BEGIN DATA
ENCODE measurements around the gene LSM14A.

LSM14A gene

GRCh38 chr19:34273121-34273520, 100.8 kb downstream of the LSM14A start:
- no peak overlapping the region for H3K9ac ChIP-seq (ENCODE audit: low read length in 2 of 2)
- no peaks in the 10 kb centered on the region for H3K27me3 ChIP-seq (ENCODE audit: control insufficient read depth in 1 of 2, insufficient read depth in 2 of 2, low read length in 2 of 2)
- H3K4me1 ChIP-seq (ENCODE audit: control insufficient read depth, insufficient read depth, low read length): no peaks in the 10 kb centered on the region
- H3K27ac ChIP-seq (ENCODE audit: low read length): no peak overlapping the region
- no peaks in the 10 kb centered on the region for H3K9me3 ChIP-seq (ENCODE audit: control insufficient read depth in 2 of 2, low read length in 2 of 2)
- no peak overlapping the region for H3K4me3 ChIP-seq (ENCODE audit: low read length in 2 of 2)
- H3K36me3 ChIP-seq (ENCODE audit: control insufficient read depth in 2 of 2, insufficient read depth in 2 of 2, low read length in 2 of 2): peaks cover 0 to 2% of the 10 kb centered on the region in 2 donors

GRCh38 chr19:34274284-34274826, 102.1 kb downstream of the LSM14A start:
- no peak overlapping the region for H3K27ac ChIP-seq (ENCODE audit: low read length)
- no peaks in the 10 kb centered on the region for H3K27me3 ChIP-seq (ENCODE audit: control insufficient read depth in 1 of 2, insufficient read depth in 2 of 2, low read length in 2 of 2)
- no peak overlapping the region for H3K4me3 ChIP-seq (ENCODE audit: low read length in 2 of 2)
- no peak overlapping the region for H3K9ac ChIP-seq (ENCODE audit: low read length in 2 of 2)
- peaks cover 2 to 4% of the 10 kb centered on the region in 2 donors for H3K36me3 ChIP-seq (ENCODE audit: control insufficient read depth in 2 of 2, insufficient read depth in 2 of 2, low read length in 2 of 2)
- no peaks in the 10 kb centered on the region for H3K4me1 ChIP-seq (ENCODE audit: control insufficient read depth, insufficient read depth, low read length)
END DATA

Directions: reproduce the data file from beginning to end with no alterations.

ENCODE measurements around the gene LSM14A.

LSM14A gene

GRCh38 chr19:34273121-34273520, 100.8 kb downstream of the LSM14A start:
- no peak overlapping the region for H3K9ac ChIP-seq (ENCODE audit: low read length in 2 of 2)
- no peaks in the 10 kb centered on the region for H3K27me3 ChIP-seq (ENCODE audit: control insufficient read depth in 1 of 2, insufficient read depth in 2 of 2, low read length in 2 of 2)
- H3K4me1 ChIP-seq (ENCODE audit: control insufficient read depth, insufficient read depth, low read length): no peaks in the 10 kb centered on the region
- H3K27ac ChIP-seq (ENCODE audit: low read length): no peak overlapping the region
- no peaks in the 10 kb centered on the region for H3K9me3 ChIP-seq (ENCODE audit: control insufficient read depth in 2 of 2, low read length in 2 of 2)
- no peak overlapping the region for H3K4me3 ChIP-seq (ENCODE audit: low read length in 2 of 2)
- H3K36me3 ChIP-seq (ENCODE audit: control insufficient read depth in 2 of 2, insufficient read depth in 2 of 2, low read length in 2 of 2): peaks cover 0 to 2% of the 10 kb centered on the region in 2 donors

GRCh38 chr19:34274284-34274826, 102.1 kb downstream of the LSM14A start:
- no peak overlapping the region for H3K27ac ChIP-seq (ENCODE audit: low read length)
- no peaks in the 10 kb centered on the region for H3K27me3 ChIP-seq (ENCODE audit: control insufficient read depth in 1 of 2, insufficient read depth in 2 of 2, low read length in 2 of 2)
- no peak overlapping the region for H3K4me3 ChIP-seq (ENCODE audit: low read length in 2 of 2)
- no peak overlapping the region for H3K9ac ChIP-seq (ENCODE audit: low read length in 2 of 2)
- peaks cover 2 to 4% of the 10 kb centered on the region in 2 donors for H3K36me3 ChIP-seq (ENCODE audit: control insufficient read depth in 2 of 2, insufficient read depth in 2 of 2, low read length in 2 of 2)
- no peaks in the 10 kb centered on the region for H3K4me1 ChIP-seq (ENCODE audit: control insufficient read depth, insufficient read depth, low read length)